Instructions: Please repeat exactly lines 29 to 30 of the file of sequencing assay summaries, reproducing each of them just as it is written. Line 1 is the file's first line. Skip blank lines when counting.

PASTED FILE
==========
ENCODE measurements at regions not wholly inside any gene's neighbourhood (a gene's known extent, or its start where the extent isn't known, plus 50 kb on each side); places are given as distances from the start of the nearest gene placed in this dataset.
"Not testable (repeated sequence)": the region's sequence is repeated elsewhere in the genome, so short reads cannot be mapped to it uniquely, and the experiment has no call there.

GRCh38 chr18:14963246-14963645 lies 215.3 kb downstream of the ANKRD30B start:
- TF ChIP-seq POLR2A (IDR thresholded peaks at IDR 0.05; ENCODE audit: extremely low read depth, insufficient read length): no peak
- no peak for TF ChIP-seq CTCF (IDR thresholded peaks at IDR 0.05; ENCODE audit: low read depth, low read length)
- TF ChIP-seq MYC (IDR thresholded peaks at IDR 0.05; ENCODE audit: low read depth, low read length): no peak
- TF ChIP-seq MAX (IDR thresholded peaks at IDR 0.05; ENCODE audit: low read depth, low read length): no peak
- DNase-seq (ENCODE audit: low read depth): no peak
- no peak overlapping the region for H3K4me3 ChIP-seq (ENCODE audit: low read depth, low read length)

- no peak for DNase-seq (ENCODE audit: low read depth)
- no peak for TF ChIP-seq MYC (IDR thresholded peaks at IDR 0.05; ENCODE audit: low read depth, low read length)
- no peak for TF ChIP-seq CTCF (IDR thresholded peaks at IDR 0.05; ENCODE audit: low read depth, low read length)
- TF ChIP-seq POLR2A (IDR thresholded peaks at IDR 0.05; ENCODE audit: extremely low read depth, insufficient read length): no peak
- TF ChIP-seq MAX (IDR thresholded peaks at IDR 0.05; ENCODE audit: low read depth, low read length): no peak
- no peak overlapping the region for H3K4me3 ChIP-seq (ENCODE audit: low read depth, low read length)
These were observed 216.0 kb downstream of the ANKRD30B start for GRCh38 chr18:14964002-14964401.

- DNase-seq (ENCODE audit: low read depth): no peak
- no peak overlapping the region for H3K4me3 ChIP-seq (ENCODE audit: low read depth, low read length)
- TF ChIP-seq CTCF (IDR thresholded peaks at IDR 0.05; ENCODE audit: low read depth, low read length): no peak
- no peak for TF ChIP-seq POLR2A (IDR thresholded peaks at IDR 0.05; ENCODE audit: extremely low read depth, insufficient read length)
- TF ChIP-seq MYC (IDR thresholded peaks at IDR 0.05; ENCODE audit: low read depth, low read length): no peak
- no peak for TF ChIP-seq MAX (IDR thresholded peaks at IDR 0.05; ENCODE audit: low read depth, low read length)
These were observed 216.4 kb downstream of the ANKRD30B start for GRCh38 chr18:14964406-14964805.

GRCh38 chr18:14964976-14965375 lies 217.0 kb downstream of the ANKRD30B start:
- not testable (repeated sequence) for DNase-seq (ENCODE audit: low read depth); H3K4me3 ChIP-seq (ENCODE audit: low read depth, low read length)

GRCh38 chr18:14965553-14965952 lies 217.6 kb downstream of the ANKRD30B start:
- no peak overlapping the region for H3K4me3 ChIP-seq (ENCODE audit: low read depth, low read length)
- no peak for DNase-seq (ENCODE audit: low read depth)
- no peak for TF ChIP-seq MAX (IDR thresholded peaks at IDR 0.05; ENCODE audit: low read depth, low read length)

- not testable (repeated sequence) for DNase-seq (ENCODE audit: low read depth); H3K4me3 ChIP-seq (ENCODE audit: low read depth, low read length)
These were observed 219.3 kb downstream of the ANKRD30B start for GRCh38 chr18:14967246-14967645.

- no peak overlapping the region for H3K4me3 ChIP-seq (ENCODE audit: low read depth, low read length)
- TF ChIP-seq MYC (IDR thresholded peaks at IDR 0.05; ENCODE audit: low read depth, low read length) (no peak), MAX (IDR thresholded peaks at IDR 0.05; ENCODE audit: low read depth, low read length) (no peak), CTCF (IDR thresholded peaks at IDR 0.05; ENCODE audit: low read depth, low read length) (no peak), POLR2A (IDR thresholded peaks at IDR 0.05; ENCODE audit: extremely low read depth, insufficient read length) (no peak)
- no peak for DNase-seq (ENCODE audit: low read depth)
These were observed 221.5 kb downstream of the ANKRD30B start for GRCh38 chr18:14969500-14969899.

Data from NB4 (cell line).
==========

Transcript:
- no peak for TF ChIP-seq MAX (IDR thresholded peaks at IDR 0.05; ENCODE audit: low read depth, low read length)

- not testable (repeated sequence) for DNase-seq (ENCODE audit: low read depth); H3K4me3 ChIP-seq (ENCODE audit: low read depth, low read length)